What You Need to Know About Redistricting

Two people out of frame, their hands holding pencils up to a shared piece of paper between two open laptops.

The word “redistricting” comes across as technical, dry, and unimportant when it appears in the news next to more dramatic headlines. But the redistricting process – a once-per-decade event of redrawing state political lines – is a critical concern to all Idahoans. Redistricting impacts how communities receive funding and resources, how Idahoans are represented in legislative and congressional districts, and how neighborhoods and communities are joined together or split apart. 

What is redistricting?

Redistricting is the most important decider of how we are represented by the government, and whose voices are heard in legislation. How we are divided into districts directly affects who is elected and whether or not your interests are being considered. The redistricting process impacts local, state, and even federal elections.

Over 10 years, as populations change, the original maps become inaccurate regarding population numbers. As people move or pass away, the populations in each district, which are supposed to be as equal as possible, become skewed. Redistricting occurs every decade, using new census data and public testimony to evaluate current populations in order to reset the maps to equally-sized districts.

How does redistricting work?

The redistricting commission, which in Idaho is made up of three Republicans and three Democrats, comes together to review the census data and make preliminary steps towards new maps of Idaho districts, both legislative (of which there are 35) and Idaho’s two congressional districts.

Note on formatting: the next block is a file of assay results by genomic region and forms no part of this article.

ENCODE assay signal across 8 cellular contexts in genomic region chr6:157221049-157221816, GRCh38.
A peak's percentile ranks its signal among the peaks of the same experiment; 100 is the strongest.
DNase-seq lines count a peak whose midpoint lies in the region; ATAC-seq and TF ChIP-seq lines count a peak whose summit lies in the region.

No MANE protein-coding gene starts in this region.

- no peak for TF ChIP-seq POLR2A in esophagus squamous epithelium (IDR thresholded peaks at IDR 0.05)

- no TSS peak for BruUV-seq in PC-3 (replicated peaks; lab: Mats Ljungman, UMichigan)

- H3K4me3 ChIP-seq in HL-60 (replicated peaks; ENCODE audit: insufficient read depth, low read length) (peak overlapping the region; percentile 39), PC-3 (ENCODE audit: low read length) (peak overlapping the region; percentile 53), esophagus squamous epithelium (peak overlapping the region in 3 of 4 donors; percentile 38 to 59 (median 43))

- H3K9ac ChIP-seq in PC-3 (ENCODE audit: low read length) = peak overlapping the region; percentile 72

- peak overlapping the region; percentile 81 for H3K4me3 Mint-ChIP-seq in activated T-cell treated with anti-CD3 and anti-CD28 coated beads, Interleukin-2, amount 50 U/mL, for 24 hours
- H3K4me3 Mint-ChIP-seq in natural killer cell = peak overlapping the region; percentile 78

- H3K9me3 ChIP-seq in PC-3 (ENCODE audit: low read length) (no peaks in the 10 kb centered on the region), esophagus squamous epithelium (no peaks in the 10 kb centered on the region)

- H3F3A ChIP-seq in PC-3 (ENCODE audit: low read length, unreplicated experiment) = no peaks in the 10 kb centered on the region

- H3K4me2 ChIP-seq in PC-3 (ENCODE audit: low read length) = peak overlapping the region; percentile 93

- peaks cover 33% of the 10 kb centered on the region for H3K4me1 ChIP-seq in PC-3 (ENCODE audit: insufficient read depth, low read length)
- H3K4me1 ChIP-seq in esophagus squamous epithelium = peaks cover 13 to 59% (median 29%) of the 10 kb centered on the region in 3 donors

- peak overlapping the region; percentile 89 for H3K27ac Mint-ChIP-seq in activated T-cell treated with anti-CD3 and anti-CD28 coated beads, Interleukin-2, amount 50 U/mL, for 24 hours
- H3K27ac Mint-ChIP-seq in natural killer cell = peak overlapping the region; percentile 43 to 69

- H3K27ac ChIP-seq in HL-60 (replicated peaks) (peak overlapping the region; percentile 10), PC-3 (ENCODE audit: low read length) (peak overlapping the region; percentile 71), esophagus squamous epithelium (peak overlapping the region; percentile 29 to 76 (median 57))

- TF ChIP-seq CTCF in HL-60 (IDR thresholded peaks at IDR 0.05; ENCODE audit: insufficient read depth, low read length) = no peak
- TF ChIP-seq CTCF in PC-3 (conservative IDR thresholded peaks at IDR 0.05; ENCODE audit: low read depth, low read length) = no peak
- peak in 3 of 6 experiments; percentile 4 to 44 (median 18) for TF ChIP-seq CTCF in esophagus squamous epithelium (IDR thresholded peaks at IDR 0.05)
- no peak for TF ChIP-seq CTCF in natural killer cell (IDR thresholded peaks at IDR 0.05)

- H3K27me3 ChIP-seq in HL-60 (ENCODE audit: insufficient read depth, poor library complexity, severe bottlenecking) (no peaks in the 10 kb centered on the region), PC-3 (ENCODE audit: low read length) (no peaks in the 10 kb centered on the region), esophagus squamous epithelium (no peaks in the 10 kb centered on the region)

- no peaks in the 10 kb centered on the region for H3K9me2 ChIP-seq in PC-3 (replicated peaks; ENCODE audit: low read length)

These maps have to follow certain rules. 

One, the districts have to be contiguous, or shaped in a way that individuals in a district don’t need to cross a district boundary to get to the other side of their district. Two, the commission has to do their best to keep communities together, not creating district boundaries that split neighborhoods and towns. Three, the maps must not be in violation of the Voting Rights Act, which ensures underrepresented communities, such as Latinx or Black neighborhoods, have equal access and opportunity to vote in elections.

What’s happening now?

The redistricting commission has been at work on these new maps since September 1st. They have a deadline of November 30th to finalize the new district boundaries. So far, the commission has held twelve public hearings statewide to learn from Idahoans how their communities function and the interests they prioritize.

On October 12th at 7 p.m., the commission will be accepting testimony remotely. This is one of the last opportunities for Idahoans to voice their concerns before the commission begins the process of drafting new district lines. The 90-day deadline is approaching quickly, and the commission is pushing to shape these legislative and congressional maps in time based on public feedback and census data.

What can you do about redistricting?

The redistricting commission relies on public testimony just as much as the numbers and figures provided by census data. Community members need to show the commission how their community works, and what is important to them. These testimonies will prevent unfair districts being created, lines that could split up neighborhoods and, inevitably, their votes.

The redistricting commission has just about finished their statewide public hearing process, but there is still time to share your testimony in a couple ways.

  1. Participate in the upcoming remote testimony session on October 12th. The voices most heard are the ones showing up to speak out directly to commissioners. Register to share testimony at the October 12th session here. (You can give testimony via phone or online).
  2. If you are unable to attend the remote testimony hearing, you can also submit written testimony here.

Follow the process up to the November 30th deadline by signing up for our redistricting email list here. We keep the public up-to-date with commission meetings, the map development process, and more.

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